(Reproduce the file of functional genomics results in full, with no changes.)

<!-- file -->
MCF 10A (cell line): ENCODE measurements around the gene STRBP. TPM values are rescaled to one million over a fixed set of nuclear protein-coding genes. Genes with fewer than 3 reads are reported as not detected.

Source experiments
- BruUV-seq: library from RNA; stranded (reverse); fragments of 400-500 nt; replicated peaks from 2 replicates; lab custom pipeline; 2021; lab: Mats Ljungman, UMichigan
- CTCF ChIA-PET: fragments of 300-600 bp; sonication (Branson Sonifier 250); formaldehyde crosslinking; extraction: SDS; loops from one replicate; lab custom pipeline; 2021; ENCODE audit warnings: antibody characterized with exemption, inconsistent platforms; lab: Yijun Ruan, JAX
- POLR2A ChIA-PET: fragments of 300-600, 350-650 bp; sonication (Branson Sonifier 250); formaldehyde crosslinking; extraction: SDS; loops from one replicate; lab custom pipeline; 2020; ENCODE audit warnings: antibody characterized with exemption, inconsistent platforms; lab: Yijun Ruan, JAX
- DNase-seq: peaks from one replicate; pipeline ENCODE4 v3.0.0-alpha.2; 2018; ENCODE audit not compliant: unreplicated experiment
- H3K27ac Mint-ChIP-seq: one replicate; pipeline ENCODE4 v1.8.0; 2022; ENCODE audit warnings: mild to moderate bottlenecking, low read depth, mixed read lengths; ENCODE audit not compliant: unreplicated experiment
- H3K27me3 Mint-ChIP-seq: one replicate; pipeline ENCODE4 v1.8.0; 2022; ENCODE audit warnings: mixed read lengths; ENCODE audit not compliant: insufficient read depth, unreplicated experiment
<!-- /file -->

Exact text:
MCF 10A (cell line): ENCODE measurements around the gene STRBP. TPM values are rescaled to one million over a fixed set of nuclear protein-coding genes. Genes with fewer than 3 reads are reported as not detected.

Source experiments
- BruUV-seq: library from RNA; stranded (reverse); fragments of 400-500 nt; replicated peaks from 2 replicates; lab custom pipeline; 2021; lab: Mats Ljungman, UMichigan
- CTCF ChIA-PET: fragments of 300-600 bp; sonication (Branson Sonifier 250); formaldehyde crosslinking; extraction: SDS; loops from one replicate; lab custom pipeline; 2021; ENCODE audit warnings: antibody characterized with exemption, inconsistent platforms; lab: Yijun Ruan, JAX
- POLR2A ChIA-PET: fragments of 300-600, 350-650 bp; sonication (Branson Sonifier 250); formaldehyde crosslinking; extraction: SDS; loops from one replicate; lab custom pipeline; 2020; ENCODE audit warnings: antibody characterized with exemption, inconsistent platforms; lab: Yijun Ruan, JAX
- DNase-seq: peaks from one replicate; pipeline ENCODE4 v3.0.0-alpha.2; 2018; ENCODE audit not compliant: unreplicated experiment
- H3K27ac Mint-ChIP-seq: one replicate; pipeline ENCODE4 v1.8.0; 2022; ENCODE audit warnings: mild to moderate bottlenecking, low read depth, mixed read lengths; ENCODE audit not compliant: unreplicated experiment
- H3K27me3 Mint-ChIP-seq: one replicate; pipeline ENCODE4 v1.8.0; 2022; ENCODE audit warnings: mixed read lengths; ENCODE audit not compliant: insufficient read depth, unreplicated experiment